It’s true that many environmentalists have identified factory farming and cattle as primary drivers of greenhouse gas emissions. It’s also true that meat consumption has its enemies, some in very high places. But does that require a ban on innovation and commerce for meat alternatives? Should a reluctant vegetarian, of which there are many, who wants to enjoy guilt-free bacon cheeseburgers in Florida be denied the freedom to enjoy a lab-grown meat option?

Younger generations have bucked many long-running trends ranging from wine and beer consumption to rejecting classic soda styles. They want stronger flavors and everything to be fizzy or fruity. Gen Z’s tastes may converge with previous generations, but it’s also possible that beer and wine might actually be in real long-term trouble with the rise of cannabis and hard seltzers as relaxation alternatives.

Weird coalitions form

Are these industries also going to be protected because centuries-old industries like cattle ranching are being shielded from future competition with the ban on lab-grown meats? That will depend on if Bill Gates and Klaus Schwab come out against beer at the next Davos summit, in strong enough terms to make it part of the culture war that DeSantis is so attuned to.

Even Sen. John Fetterman (D-Penn.) joined in with the plaudits against consumer choice, saying of Florida’s ban, “As a member of @SenateAgDems and as some dude who would never serve that slop to my kids, I stand with our American ranchers and farmers.”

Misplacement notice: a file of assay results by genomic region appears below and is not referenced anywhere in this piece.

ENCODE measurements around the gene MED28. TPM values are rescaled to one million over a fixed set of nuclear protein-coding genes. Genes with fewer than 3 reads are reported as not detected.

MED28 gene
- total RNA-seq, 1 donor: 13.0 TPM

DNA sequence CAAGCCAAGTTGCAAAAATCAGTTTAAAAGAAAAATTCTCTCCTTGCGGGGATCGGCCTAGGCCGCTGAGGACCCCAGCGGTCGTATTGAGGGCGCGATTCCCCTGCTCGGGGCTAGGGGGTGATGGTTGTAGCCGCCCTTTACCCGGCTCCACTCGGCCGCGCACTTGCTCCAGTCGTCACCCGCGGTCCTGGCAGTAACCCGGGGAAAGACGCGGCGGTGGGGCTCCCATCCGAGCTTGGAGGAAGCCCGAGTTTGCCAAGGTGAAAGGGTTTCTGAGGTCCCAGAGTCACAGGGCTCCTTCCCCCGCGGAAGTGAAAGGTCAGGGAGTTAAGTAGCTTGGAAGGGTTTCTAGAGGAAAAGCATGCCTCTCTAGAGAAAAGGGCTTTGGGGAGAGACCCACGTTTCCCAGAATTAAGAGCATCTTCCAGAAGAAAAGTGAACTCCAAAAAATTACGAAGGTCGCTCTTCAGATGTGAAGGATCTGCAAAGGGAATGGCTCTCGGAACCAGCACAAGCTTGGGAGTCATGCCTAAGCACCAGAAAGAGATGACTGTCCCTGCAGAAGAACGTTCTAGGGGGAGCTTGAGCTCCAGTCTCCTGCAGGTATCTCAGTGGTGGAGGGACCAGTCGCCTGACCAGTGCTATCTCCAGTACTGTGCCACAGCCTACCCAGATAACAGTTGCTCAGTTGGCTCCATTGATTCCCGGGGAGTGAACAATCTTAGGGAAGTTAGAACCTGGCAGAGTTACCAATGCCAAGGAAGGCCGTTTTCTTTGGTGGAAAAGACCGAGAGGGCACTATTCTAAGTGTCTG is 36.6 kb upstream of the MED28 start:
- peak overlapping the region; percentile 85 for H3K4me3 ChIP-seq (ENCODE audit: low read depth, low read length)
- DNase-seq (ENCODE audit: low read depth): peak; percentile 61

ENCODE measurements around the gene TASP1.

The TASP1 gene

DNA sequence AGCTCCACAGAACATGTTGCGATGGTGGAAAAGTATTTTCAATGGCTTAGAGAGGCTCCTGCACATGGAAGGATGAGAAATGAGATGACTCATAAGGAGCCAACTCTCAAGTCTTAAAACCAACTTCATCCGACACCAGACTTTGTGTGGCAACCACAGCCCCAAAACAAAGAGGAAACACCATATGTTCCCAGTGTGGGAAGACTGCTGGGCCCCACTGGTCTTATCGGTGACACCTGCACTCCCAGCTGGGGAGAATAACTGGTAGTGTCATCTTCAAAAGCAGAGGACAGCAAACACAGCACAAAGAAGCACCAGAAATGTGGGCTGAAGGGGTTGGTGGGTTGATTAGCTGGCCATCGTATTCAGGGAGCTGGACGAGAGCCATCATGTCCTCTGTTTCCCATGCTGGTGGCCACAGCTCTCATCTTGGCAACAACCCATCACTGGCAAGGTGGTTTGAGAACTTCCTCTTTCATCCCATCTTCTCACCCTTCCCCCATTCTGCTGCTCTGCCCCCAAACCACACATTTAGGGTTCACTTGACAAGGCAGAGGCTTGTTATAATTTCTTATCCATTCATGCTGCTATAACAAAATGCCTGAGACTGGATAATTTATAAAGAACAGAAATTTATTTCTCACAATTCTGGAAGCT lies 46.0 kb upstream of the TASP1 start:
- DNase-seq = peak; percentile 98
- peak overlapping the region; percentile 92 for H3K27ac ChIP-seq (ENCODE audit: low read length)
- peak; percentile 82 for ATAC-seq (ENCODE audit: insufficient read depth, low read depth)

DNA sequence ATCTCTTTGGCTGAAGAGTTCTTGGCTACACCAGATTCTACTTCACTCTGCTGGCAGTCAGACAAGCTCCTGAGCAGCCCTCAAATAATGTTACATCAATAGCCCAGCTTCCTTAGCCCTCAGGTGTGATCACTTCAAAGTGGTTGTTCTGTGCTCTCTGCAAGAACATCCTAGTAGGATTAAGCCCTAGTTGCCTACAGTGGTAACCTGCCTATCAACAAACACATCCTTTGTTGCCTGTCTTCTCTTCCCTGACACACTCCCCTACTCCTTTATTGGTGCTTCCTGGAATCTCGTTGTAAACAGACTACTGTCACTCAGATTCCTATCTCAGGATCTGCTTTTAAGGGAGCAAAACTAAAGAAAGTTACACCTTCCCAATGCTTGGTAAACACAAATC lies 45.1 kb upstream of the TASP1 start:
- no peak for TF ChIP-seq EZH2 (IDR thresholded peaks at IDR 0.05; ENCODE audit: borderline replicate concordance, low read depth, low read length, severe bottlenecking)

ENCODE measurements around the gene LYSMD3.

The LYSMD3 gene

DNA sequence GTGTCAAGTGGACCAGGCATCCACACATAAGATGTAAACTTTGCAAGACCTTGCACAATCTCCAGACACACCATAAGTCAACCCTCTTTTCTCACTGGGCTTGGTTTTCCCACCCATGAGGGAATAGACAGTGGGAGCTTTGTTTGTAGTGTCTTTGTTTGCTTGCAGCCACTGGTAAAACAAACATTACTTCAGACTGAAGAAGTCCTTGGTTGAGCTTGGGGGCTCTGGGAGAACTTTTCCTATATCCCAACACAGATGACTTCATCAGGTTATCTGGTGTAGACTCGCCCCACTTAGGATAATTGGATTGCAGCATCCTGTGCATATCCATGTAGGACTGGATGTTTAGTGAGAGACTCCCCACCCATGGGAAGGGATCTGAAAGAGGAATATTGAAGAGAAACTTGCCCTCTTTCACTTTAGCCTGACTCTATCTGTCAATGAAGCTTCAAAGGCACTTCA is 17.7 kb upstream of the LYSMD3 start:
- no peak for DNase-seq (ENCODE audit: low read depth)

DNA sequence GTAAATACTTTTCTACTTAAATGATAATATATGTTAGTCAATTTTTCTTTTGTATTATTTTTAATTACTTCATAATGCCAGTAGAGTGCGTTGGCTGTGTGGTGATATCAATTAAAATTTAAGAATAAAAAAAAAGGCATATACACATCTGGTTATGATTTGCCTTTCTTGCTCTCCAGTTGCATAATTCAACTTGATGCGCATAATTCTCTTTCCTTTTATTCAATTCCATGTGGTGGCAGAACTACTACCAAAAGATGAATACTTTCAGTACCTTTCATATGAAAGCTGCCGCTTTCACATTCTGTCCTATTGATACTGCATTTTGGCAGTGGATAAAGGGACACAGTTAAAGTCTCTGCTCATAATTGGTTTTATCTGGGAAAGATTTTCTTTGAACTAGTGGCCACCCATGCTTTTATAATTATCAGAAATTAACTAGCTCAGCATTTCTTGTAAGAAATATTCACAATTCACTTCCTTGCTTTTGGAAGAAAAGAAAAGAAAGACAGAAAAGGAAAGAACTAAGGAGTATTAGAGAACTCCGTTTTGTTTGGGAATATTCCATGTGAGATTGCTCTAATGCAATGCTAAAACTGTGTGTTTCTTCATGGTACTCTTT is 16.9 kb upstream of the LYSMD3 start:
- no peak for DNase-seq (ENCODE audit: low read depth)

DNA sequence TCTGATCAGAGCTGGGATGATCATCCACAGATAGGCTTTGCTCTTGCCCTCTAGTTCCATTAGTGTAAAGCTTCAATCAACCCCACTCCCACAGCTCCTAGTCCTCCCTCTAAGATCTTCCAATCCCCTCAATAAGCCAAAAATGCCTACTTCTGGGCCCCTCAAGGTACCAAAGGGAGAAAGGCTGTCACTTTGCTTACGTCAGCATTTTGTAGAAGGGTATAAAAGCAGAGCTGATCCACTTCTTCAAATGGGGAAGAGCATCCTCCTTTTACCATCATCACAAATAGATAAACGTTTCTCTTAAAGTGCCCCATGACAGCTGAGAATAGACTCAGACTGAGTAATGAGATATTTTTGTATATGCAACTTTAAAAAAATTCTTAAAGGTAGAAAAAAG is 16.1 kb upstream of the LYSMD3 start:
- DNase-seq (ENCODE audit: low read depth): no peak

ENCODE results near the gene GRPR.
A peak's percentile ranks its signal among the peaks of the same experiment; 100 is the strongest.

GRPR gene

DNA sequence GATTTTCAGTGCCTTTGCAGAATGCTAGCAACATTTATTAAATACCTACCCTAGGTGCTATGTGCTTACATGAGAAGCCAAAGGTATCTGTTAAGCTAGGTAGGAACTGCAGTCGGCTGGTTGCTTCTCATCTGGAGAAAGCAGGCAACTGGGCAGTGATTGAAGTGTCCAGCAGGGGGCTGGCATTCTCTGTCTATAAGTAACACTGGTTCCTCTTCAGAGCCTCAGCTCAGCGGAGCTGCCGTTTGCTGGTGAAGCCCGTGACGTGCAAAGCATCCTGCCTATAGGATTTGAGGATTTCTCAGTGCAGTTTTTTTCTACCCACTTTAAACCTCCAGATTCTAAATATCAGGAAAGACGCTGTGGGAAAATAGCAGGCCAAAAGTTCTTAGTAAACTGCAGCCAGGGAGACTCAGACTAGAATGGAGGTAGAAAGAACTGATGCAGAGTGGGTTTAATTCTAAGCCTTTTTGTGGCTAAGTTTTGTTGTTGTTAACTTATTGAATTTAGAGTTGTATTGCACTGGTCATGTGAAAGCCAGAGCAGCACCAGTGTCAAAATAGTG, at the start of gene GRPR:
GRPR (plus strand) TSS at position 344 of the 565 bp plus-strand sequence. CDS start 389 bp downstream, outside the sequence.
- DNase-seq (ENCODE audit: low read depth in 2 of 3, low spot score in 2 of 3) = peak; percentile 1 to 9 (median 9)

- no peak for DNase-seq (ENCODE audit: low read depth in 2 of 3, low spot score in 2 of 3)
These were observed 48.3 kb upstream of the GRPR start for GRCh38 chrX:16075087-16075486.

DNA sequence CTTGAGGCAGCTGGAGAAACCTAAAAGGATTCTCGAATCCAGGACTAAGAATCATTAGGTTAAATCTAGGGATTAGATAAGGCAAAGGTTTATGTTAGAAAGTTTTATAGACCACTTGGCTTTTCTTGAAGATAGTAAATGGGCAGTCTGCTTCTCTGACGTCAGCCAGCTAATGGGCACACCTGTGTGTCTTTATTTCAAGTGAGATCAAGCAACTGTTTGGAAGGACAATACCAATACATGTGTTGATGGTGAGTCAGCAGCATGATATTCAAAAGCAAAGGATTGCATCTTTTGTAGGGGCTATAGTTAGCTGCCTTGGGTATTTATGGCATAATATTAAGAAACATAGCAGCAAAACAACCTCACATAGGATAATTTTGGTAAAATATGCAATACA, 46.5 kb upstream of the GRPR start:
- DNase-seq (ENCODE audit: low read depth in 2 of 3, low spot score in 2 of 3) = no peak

There are many edible substances I’m disgusted by that will never be served at my dinner table, including baked beans, cauliflower, and Pennsylvania’s bizarre “scrapple” German mystery meat, but I’m not sure where I’d get off banning it for everyone. I might start by pointing out that Klaus Schwab of the WEF is German. Coincidence?

Why this is happening is no secret. The cattle ranching industry wants to smother the potential for meat alternatives, likely because it sees Gen Z habits including Meatless Mondays and “flexitarian” diets as something that will only grow in the decades ahead. Younger consumers may well respond to an alternative to factory-farmed meat, even if it’s grown in a lab.

Demand for meat will never go away, but it could recede, and cattle levels are at a low point not seen since 1951. Domestic demand and supply are down, and foreign imports are up.

The association’s “Florida Cow PAC” has given $75,000 to DeSantis since 2017 and another $72,000 to the Florida Republican Senatorial Campaign Committee. Many key legislators and Florida’s agriculture commissioner have received maximum contributions.

Every industry does this, but the Florida Cattlemen’s Association presumably had the political savvy to appeal to DeSantis’ online nature and sell this as a move against the globalists and Greta Thunberg cultists in the European Union. It isn’t cronyism. It’s a middle finger to the private jet people who want you to “own nothing and be happy.” Own the libs with American beef.

DeSantis has shown with his new ban on lab-grown meat in Florida that he only trusts consumers and freedom of choice so long as it doesn’t disrupt the status quo. If the tofu-slinging globalists do ever come for farm fresh meat, I’ll stand shoulder-to-shoulder with anyone in defense of naturally sourced chicken, beef, and sausage. But that time is not now, and Florida just betrayed its rebellious, live-and-let-live image in favor of protectionism for the meat lobby.